Perhaps the rules of war, which I did not even pretend to know, allowed humans to suffer.

People are inclined to turn a blind eye on individual suffering, especially if the suffering is out of sight.

Maybe some day when war is brought to everyone’s door step then, and only then, will the peoples of the world wake up to the folly of mass slaughter as a means of settling international disputes.

"Gallipoli 1915",
(London-1977), Joe Murray,  p. 60-61




if stones could speak

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Paul Reed is one of the leading historians on the WW I and has currently published five books and worked on and appeared in several documentaries, including one on Gallipoli.  This started a “love-affair” which goes on as we speak and Paul makes it a habit to “pop over” at least once a year.  For more details on his many activities have a look at his website.

Kenan Çelik has been guiding thousands of people on the Gallipoli battlefields. In 2000, he was awarded the Order of Australia, becoming the first Turkish citizen to receive this award. For more information have a look at his website.


The picture shows Phil Curme updating his travel journal in the shadow of the Duckworth Oak in Redoubt Cemetery, Gallipoli. Phil is a seasoned battlefield visitor whose extensive travels across several continents are eloquently documented in words and pictures on his website. He is an occasional contributor to the BBC and is a familiar face on the military history speaker's circuit in the UK.



Friends of Gallipoli














In 1997 after retiring, Güven Pınar, an architect by education, left Izmir for Eceabat, a place with emotional connections not only because his mother had lived here in the past but also because his great uncle was killed here in 1915.  Although his intentions were to enjoy his retirement his interest in the Gallipoli Campaign grew with every new book he read.  He now shares his interest & knowledge of the campaign with others and works as a licensed tour guide and has his own website.












Michael Dillion, pioneer in adventure and mountain film cinematography (check-out his curriculum here), came to Gallipoli in 2005 to work on a project showing the importance of Gallipoli for Australians & Turks alike. A project which remains unfinished due to his busy agenda.  Michael just finished filming a documentary on the Australian involvement in Belgium and France in WW1.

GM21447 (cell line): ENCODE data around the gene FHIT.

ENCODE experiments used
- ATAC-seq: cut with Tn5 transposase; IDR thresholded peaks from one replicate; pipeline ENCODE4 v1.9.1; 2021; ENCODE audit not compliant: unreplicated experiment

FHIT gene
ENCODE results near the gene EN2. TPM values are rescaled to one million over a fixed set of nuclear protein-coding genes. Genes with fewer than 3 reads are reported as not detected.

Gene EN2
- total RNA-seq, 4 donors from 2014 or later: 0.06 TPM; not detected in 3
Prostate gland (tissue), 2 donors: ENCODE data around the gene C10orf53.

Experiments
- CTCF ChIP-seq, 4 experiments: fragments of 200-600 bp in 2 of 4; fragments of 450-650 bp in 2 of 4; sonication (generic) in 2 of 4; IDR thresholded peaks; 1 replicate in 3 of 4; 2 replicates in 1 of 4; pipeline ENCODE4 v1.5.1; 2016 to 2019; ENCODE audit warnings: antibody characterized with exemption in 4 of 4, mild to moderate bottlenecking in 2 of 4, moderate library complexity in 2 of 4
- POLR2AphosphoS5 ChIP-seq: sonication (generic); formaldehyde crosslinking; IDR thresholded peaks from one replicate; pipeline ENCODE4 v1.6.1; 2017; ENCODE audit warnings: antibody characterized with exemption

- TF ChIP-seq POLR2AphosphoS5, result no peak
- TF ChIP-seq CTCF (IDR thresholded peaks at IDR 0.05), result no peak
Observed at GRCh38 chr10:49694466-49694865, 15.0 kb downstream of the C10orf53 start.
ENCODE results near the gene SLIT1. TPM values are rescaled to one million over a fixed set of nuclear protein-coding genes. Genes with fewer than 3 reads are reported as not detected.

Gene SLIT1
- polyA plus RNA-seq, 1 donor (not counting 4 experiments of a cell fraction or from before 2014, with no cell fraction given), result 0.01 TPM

Şahin Aldoğan was born in Elazığ in 1948. He finished Military High school and Navy School before being sent into retired with the grade of Lieutenant. When not in the Peninsula, he worked on short & long haul merchant vessels and has been researching the Campaign and walking the battlefields since 1965 and can be considered as one of the top “field experts” on Gallipoli. He is the co-author of two highly interesting works on Gallipoli. One of them is available in English.

Glenn Wahlert, an Australian Army officer with over 30 years of soldiering experience is a regular visitor to Gallipoli. Glenn has a unique, 'soldier's eye' view of the ground at Anzac and he has written a number of books & articles on the Australian involvement in the campaign.  His latest book "Exploring Gallipoli", a visitors' pocket guide, includes an audio CD.  Glenn is now a mili-tary historian with the Australian Army History Unit and is arguably one of Australia's best informed military historians on the Anzac campaign.


Klaus Wolf, an officer in the Germany Army, had his first "encounters" with Gallipoli and its battlefields during his 4 year assignment with NATO in Turkey.  It soon became a passion and resulted in a major work on the German involvement in the "Çanakkale Wars". His book "Gallipoli 1915" will hopefully be available in English in 2010.



Nigel Jamieson, a theatre & events director, visited the penin-sula to find inspiration for his Gallipoli, a stage production in which he re-examines with a critical eye this complex part of Australian identity and history.
The play went on stage on 25th July 2008 and with a cast of almost 40 performers it is the most ambitious productions ever presented by the Sydney Theatre Company.

26th April 2008 ... “The morning after” ...

The Department of Veteran Affairs’ team at their “advanced Anzac Day 2008 HQ” after a succesfull dawn service. From left to right: Mark Sullivan (DVA), Stuart Duncan (ABC Sydney), Paul Wallis (ARUP), Peter Sheen (Medal Society of Ireland). Özlem Gündüz-Goosens (Gallipoli Houses), Warren Brown (Daily Telegraph /ABC), Eric Goossens (Gallipoli Houses)  and Rear Admiral Simon Harrington. (ret).

The Gallipoli Association was founded in 1969 by veterans, initially as an informal group. Its’ member-ship grew and now that the last muster of actual Gallipoli veterans are no longer amongst us the torch has been passed on to the descendants, military historians and enthusiasts alike. Anybody with an interest in the campaign can join and benefit from it magazine, in which articles of historical merit appear.

Piotr Nykiel, an academic with a MA in Turkish Studies & a PhD in History, today works at the Dep. of Turkish Studies at Jagiellonian University in Krakow-Poland.  From 2000 till 2004 he was a diplomat at the Polish Embassy, Ankara. His 15 years' research on naval operations in the Dardanelles and the Ottoman Empire during WWI, resulted in a number of articles published in Polish maritime periodicals, “The Turkish Yearbook of Gallipoli Studies” and “The Gallipolian”.  His book on the naval operations in the Aegean from August 1914 till March 1915 will be published in Polish (with an English edition planned too). Piotr also has an interesting website.

Altay Atlı, an economist who studied in Turkey and Australia, is a frequent visitor of the peninsula. His interests however go beyond Gallipoli and cover all aspects of the Turkish involvement in the Great War. This interest resulted in a website titled Turkey’s War, one of the few English-language sources on the subject. Altay divides his time between preparing his doctorate and reading & writing about the war.